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The eBook Dilemma

Untitled-3The Husband suggested that for Christmas I might like an eBook reader, he having crossed to the dark side some time back, but I have absolutely no desire to read on a digital device. (Mind you I got some truly excellent gifts this year like real BOOKS!) Many of my colleagues have eReaders, but apparently I am not alone in holding out, much to the annoyance of eBook evangelists like Mike Shatzkin in the US. He writes:

One distracting fact for analysts considering this question has been the apparent slowdown in the growth of eBook sales, suggesting that there are persistent print readers who just won’t make the switch.

Statistically, eBook sales have not grown as much as the experts have been predicting. I, for one, am not at all surprised by that. Like every new technology there are great benefits but there are also many drawbacks. My own personal debate regarding eBooks and reading is often fraught as I can see the benefits of having so many books at the ready but I have to say that on a purely spiritual level I just don’t relate to a machine — words and passion and adventure and suspense conveyed on paper gives me highs that a screen simply can’t compete with.

Now I know that sounds slightly weird, given I am permanently attached to my iPhone, iPad or laptop — and often all at once — but perhaps that’s the crux of it for me! Reading on a device for me has perhaps become intimately linked with the feeling of working rather than with the feeling of recreation, leisure and escapism that a tangible physical book inspires in me. Evidently I am not alone in that feeling.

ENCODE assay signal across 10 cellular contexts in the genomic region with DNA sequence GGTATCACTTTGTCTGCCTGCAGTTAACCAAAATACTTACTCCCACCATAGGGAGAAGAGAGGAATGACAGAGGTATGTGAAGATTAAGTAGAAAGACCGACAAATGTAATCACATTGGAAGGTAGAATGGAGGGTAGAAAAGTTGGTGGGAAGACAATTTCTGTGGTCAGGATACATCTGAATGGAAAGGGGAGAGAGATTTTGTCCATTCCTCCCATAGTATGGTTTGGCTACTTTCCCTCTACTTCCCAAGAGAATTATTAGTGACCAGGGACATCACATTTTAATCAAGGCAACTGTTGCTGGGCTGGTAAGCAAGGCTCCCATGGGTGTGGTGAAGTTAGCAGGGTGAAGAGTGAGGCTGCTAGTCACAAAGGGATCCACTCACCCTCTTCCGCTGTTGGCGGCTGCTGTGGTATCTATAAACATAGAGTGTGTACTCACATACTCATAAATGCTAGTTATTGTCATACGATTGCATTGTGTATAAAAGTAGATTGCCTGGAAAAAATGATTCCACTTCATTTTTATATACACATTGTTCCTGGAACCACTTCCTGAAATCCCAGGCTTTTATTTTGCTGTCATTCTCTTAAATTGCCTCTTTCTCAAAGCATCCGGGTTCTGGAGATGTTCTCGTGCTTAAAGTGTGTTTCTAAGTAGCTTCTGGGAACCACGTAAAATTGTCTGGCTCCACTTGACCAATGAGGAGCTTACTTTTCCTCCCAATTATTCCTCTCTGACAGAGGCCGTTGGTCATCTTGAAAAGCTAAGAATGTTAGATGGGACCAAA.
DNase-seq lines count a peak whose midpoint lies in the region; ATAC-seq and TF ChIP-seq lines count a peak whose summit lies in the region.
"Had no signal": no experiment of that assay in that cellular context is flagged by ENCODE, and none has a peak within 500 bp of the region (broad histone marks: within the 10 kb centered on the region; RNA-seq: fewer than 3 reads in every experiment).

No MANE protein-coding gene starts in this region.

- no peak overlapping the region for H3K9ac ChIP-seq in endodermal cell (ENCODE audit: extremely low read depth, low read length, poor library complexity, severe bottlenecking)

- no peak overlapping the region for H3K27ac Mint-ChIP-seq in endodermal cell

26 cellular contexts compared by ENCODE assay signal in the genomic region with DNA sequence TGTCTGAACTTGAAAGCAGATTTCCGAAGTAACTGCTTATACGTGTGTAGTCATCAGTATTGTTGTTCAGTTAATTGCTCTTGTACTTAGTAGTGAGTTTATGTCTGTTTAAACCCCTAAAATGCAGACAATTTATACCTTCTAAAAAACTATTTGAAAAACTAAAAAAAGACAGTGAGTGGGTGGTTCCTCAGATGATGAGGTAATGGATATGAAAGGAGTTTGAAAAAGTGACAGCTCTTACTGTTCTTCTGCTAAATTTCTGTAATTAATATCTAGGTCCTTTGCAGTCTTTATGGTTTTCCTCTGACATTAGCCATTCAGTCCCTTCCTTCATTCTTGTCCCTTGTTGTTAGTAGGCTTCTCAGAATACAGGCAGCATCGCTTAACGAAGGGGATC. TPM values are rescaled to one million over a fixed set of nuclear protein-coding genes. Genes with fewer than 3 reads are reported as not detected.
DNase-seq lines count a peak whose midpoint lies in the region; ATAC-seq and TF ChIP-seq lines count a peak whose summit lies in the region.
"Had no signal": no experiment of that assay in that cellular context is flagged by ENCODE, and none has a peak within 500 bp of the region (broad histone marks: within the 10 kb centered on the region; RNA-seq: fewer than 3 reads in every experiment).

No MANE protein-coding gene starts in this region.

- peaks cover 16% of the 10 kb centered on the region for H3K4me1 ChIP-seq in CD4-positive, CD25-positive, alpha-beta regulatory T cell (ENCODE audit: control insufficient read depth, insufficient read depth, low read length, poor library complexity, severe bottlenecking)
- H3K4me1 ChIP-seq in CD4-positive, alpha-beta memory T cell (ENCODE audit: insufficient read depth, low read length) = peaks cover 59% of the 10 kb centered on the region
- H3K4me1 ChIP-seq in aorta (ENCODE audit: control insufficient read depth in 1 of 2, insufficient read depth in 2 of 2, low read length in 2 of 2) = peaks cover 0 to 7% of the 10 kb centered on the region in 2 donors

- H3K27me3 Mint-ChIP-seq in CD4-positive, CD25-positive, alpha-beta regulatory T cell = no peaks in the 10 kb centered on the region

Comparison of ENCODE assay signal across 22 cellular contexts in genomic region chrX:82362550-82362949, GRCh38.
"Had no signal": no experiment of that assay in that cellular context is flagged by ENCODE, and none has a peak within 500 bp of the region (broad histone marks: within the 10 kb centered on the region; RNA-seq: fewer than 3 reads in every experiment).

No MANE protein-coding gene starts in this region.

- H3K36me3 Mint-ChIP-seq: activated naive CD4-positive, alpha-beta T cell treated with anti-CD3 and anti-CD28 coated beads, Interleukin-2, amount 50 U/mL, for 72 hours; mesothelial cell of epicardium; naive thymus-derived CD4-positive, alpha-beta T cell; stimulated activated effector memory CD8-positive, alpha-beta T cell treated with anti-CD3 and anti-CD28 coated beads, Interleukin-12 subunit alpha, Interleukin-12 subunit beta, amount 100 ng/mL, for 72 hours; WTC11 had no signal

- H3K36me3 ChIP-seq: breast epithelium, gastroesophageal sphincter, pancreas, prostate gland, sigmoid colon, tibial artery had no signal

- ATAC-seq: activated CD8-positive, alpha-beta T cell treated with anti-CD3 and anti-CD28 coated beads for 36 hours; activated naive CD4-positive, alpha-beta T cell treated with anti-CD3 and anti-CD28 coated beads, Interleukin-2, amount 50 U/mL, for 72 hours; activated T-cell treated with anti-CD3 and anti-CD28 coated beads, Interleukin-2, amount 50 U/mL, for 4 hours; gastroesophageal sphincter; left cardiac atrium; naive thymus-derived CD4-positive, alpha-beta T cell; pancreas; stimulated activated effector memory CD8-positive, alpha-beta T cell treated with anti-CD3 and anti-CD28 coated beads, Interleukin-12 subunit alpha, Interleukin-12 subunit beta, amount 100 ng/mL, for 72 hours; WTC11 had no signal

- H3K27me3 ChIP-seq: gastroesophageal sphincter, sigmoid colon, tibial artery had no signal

Some five years ago when we at Exisle started converting our books to eBooks, we did it because I feared that we would otherwise be left behind. ‘Experts’ were predicting the total demise of publishing as we knew it; everyone would be reading eBooks. So we took a big breath, looked at it logically and worked out exactly what we, Exisle, wanted. And what we wanted was to still publish books, and eBooks would just be another part of the business — an essential part, but not the whole part.

We were not alone in this thinking as most publishers came to grips with eBooks, incorporated them into their business model and worked out how best to sell books profitably and still acknowledge the importance of eBooks. There are some publishers that only do eBooks, and good on them, but one of the joys for me is when that parcel arrives with a new book fresh from the printers — what a high that can be!

It will be interesting to see where we are in five years’ time. My bet is that the situation probably won’t be much different unless of course someone, and I dare say they will, creates an eReader that enables you to ‘turn the page’. Think hologram, 3D technology — well, anything is possible! I still have to say though that smelling a book, feeling the paper, perhaps writing a little note somewhere, is a precious gift that I hold very dear. I rather like the fact that I am one of those ‘persistent print readers who just won’t make the switch’.

Happy New Year to you all!


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One Response to "The eBook Dilemma"

  1. Great post! I agree wholeheartedly. Nothing can replace the experience of holding a book in your hands. Call me old-fashioned but nothing beats the sound that a book makes when you open it, or smell the pages of a feshly printed book. The printed word is meant for your hand to touch.

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